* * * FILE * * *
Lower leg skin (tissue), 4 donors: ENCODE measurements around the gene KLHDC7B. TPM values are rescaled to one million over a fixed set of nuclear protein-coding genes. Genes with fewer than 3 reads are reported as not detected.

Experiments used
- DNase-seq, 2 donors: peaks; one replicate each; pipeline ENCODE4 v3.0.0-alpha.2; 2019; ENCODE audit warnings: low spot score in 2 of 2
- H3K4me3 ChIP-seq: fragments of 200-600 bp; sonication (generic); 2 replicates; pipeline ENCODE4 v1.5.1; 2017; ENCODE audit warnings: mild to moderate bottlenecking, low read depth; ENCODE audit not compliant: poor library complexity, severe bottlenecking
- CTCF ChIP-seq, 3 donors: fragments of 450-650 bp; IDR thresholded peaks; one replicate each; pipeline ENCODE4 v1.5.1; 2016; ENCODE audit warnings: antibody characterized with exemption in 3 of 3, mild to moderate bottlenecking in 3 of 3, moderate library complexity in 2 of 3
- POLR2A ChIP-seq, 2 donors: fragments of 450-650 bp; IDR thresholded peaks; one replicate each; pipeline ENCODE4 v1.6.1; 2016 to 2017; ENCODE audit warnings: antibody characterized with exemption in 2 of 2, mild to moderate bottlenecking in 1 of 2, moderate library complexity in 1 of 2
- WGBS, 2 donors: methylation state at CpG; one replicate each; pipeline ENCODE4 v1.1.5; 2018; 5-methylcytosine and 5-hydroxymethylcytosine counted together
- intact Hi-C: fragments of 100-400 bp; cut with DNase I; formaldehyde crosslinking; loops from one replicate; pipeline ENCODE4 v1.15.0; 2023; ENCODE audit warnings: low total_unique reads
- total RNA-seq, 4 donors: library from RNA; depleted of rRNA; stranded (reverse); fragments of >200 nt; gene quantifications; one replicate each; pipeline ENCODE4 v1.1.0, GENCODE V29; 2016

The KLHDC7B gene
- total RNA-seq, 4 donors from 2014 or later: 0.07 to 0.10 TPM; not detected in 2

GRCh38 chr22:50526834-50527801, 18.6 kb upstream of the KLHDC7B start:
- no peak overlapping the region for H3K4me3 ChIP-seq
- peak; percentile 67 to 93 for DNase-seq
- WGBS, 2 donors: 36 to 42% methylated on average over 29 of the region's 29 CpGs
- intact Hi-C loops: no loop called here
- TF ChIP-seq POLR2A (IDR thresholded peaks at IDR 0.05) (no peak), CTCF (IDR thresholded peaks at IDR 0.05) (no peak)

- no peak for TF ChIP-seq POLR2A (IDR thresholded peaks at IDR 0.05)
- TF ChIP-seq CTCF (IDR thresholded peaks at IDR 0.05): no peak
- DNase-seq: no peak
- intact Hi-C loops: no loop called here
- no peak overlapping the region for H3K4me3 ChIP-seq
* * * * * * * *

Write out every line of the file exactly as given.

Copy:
Lower leg skin (tissue), 4 donors: ENCODE measurements around the gene KLHDC7B. TPM values are rescaled to one million over a fixed set of nuclear protein-coding genes. Genes with fewer than 3 reads are reported as not detected.

Experiments used
- DNase-seq, 2 donors: peaks; one replicate each; pipeline ENCODE4 v3.0.0-alpha.2; 2019; ENCODE audit warnings: low spot score in 2 of 2
- H3K4me3 ChIP-seq: fragments of 200-600 bp; sonication (generic); 2 replicates; pipeline ENCODE4 v1.5.1; 2017; ENCODE audit warnings: mild to moderate bottlenecking, low read depth; ENCODE audit not compliant: poor library complexity, severe bottlenecking
- CTCF ChIP-seq, 3 donors: fragments of 450-650 bp; IDR thresholded peaks; one replicate each; pipeline ENCODE4 v1.5.1; 2016; ENCODE audit warnings: antibody characterized with exemption in 3 of 3, mild to moderate bottlenecking in 3 of 3, moderate library complexity in 2 of 3
- POLR2A ChIP-seq, 2 donors: fragments of 450-650 bp; IDR thresholded peaks; one replicate each; pipeline ENCODE4 v1.6.1; 2016 to 2017; ENCODE audit warnings: antibody characterized with exemption in 2 of 2, mild to moderate bottlenecking in 1 of 2, moderate library complexity in 1 of 2
- WGBS, 2 donors: methylation state at CpG; one replicate each; pipeline ENCODE4 v1.1.5; 2018; 5-methylcytosine and 5-hydroxymethylcytosine counted together
- intact Hi-C: fragments of 100-400 bp; cut with DNase I; formaldehyde crosslinking; loops from one replicate; pipeline ENCODE4 v1.15.0; 2023; ENCODE audit warnings: low total_unique reads
- total RNA-seq, 4 donors: library from RNA; depleted of rRNA; stranded (reverse); fragments of >200 nt; gene quantifications; one replicate each; pipeline ENCODE4 v1.1.0, GENCODE V29; 2016

The KLHDC7B gene
- total RNA-seq, 4 donors from 2014 or later: 0.07 to 0.10 TPM; not detected in 2

GRCh38 chr22:50526834-50527801, 18.6 kb upstream of the KLHDC7B start:
- no peak overlapping the region for H3K4me3 ChIP-seq
- peak; percentile 67 to 93 for DNase-seq
- WGBS, 2 donors: 36 to 42% methylated on average over 29 of the region's 29 CpGs
- intact Hi-C loops: no loop called here
- TF ChIP-seq POLR2A (IDR thresholded peaks at IDR 0.05) (no peak), CTCF (IDR thresholded peaks at IDR 0.05) (no peak)

- no peak for TF ChIP-seq POLR2A (IDR thresholded peaks at IDR 0.05)
- TF ChIP-seq CTCF (IDR thresholded peaks at IDR 0.05): no peak
- DNase-seq: no peak
- intact Hi-C loops: no loop called here
- no peak overlapping the region for H3K4me3 ChIP-seq